What Happened in Museums this Week?

What Happened in Museums This Week? May 25 – 31

6 Rare Andy Warhol Prints Donated to ASU Art Museum

Andy Warhol’s iconic works have taught generations about expression, experimentation and the role of commercialization in popular culture. Now, six of his works will illuminate generations to come at the ASU Art Museum.

The free installation is on display now through the end of September in the lobby of the downtown Tempe museum, and the prints will remain as a permanent addition to the ASU collection. To read more, click here.

Australian Museum Returns First Nazi-Looted Art Piece to Heirs of Original Jewish Owner

The National Gallery of Victoria, in Melbourne, Australia, agreed to return a portrait in their collection to the heirs of its original Jewish owner, marking the county’s first successful Nazi restitution claim, the BBC reported on Friday.

Two unnamed South African sisters claimed they inherited the portrait as part of the estate of Jewish industrialist Richard Semmel, whose art collection was bequeathed to their grandmother, his companion after the death of his wife. Their lawyer said they had been searching for the painting for a decade. To read more, click here.

Belgian Police Look Into Assassination Theory in Jewish Museum Killings

Belgian police are investigating whether the killing of three people, including an Israeli couple, at the Jewish museum in Brussels on Saturday was a targeted assassination or a random antisemitic attack.

On Tuesday, federal authorities quickly denied media reports that a suspect had been arrested, and the Israelis – Emmanuel and Mira Riva, who were in their 50s – were buried in Tel Aviv. The Haaretz newspaper speculated that they may have been murdered because of connections to Israel’s secret services. To read more, click here.

Detroit’s Creditors Want Entire Art Museum Collection to be Fair Game

Creditors in Detroit’s municipal bankruptcy have engineered a new appraisal aimed at putting the Detroit Institute of Arts‘ entire collection in play as a possible chip to maximize the amount the city will be obligated to ante up for debt repayment.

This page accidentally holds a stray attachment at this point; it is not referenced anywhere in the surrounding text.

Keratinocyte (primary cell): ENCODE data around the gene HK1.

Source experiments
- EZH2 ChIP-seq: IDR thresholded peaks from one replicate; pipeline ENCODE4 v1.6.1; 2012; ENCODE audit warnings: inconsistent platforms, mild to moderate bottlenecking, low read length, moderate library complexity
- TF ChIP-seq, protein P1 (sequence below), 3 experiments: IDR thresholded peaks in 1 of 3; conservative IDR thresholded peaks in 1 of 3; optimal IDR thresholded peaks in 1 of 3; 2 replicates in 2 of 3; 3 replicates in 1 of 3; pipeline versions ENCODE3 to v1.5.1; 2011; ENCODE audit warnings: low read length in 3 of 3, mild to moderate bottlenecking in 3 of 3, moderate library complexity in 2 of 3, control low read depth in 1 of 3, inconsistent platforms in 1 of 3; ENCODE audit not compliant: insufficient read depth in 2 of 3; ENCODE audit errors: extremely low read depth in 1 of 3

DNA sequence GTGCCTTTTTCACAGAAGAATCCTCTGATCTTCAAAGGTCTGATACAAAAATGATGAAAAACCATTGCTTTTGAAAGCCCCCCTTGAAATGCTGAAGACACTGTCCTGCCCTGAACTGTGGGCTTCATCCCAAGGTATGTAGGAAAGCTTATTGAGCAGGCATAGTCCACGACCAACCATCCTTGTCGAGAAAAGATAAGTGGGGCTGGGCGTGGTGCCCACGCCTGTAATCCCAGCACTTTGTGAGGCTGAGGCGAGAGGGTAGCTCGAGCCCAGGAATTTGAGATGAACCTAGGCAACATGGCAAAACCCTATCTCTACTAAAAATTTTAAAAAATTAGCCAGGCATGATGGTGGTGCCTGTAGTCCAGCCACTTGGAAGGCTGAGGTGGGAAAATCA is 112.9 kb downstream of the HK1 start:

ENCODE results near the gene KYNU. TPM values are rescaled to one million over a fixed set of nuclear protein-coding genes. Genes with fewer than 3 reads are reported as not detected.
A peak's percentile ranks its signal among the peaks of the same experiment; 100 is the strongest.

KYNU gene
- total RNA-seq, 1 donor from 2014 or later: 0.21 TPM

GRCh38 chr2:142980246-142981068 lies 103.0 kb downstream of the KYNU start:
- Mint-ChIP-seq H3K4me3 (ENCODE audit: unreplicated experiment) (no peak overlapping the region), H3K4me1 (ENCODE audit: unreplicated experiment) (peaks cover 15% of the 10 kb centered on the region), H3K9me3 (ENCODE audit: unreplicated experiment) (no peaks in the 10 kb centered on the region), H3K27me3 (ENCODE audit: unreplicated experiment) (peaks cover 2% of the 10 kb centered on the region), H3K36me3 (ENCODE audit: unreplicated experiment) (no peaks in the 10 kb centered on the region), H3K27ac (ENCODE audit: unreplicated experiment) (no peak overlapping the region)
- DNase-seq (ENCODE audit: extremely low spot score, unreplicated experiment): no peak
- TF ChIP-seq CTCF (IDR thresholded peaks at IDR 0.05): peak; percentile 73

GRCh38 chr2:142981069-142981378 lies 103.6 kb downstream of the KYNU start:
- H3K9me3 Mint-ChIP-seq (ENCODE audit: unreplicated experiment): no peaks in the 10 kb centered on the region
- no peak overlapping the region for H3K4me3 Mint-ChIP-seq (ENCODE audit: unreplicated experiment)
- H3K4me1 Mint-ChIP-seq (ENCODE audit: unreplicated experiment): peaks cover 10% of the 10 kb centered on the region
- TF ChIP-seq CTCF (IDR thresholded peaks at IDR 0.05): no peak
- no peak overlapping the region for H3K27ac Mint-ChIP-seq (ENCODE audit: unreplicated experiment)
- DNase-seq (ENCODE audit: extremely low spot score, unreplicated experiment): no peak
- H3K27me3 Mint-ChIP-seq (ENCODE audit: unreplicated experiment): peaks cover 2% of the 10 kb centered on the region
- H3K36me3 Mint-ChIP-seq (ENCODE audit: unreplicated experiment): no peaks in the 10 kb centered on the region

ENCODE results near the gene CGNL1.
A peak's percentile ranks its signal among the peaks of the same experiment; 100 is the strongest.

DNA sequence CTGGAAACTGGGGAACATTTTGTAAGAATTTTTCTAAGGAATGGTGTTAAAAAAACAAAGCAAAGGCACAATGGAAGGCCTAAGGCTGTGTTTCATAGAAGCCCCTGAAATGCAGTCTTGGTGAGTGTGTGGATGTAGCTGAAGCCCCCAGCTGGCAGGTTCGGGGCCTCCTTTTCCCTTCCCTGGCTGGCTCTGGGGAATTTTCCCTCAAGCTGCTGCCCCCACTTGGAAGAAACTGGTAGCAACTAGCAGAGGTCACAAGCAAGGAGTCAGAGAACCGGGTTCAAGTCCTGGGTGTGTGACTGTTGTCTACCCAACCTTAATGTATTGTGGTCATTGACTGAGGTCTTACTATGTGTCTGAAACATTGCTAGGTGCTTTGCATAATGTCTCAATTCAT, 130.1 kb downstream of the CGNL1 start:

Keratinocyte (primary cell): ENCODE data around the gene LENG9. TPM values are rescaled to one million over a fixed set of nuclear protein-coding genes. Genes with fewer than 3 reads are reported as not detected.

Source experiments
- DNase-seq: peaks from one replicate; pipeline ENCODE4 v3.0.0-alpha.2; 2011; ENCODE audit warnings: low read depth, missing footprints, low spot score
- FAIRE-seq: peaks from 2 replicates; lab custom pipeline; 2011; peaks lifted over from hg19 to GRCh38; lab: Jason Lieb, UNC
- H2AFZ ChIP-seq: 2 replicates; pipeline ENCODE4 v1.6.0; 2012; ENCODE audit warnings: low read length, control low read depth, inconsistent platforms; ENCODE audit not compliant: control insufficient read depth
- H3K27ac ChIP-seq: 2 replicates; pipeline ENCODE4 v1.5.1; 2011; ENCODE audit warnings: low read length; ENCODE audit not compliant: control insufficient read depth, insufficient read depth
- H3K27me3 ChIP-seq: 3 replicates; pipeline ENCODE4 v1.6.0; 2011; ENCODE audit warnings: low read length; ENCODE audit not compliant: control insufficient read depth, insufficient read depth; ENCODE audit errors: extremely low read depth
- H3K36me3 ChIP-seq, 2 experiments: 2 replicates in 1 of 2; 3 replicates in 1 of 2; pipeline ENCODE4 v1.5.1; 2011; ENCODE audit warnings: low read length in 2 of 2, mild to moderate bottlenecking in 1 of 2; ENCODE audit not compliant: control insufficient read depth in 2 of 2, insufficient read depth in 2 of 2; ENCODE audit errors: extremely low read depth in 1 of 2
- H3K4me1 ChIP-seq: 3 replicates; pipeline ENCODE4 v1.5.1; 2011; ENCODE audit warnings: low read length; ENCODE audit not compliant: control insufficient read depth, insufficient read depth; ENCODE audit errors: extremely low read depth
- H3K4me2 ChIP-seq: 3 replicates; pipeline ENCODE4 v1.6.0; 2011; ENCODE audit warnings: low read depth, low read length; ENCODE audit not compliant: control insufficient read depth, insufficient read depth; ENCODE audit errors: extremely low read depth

The Detroit News reports that, at some creditors’ behest, the city’s bankruptcy managers have begun trying to place a value on the museum’s entire 66,000-piece collection. That’s quite an escalation from a previous appraisal of only about 1,700 works that the DIA had bought with city funds. To read more, click here.

Higgins Armory Museum to Host Public Auction of Remaining Items on June 14

Worcester residents will have a chance to own a piece of the Higgins Armory Museum when an auction of items remaining in the museum is held on June 14.

“Obviously the most prized pieces in our museum have found a new home at the Worcester Art Museum,” says Suzanne Maas, interim director at Higgins in a statement. “What remains are a number of non-collection items that have great value to many people. Some are related to arms and armor, while others are simply practical pieces that may be put to good use elsewhere. However, all have a unique history in that they were once a part of the Higgins Armory Museum.” To read more, click here.

Items in 9/11 Museum Gift Shop to be Scrutinized by Victims’ Families

That cringeworthy U.S.-shaped cheese platter with hearts marking the spots where Al Qaeda terrorists crashed the hijacked planes has been yanked from the gift shop at the 9/11 museum.

And the rest of the items on sale at the National September 11 Memorial & Museum are going to be subjected to a smell test by relatives of the victims who sit on the board. To read more, click here.

Ohio Groundbreaking Set for Air Force Museum Add

Groundbreaking ceremonies are set for a new building at the National Museum of the U.S. Air Force in southwestern Ohio.

Air Force Secretary Deborah Lee James is among officials planning to take part June 3 at the museum near Dayton. The ceremony isn’t open to the public. To read more, click here.

San Francisco Offers Waterfront Site to George Lucas for Museum

San Francisco Mayor Ed Lee has offered George Lucas 2.3 acres of waterfront real estate in hopes that the director will locate a proposed arts and culture museum in the city, a spokeswoman for the mayor’s office said on Friday.

The proposal, which was sent to Lucas on Thursday, heats up a competition between Chicago and San Francisco for Lucas’s planned art museum, where he will house his personal collection. To read more, click here.

The Tiananmen Square Museum That’s Shocking China’s Tourists

The staff at a new museum in Hong Kong has all the typical qualifications required of caretakers and guides, but they also need thick skin to deal with a particularly vocal breed of haranguers. The collection is a labyrinthine exhibit about the Tiananmen protests in 1989, including photographs, video footage, and a small library pertaining to the student-led campaign. And some visitors take umbrage: “What you are doing here is shameful and greedy,” a detractor said one recent Saturday morning, speaking loudly enough for everyone inside to hear her. “You are forcing the wrong message onto the public and disrupting daily life!” To read more, click here.

What headlines caught your eye this week?

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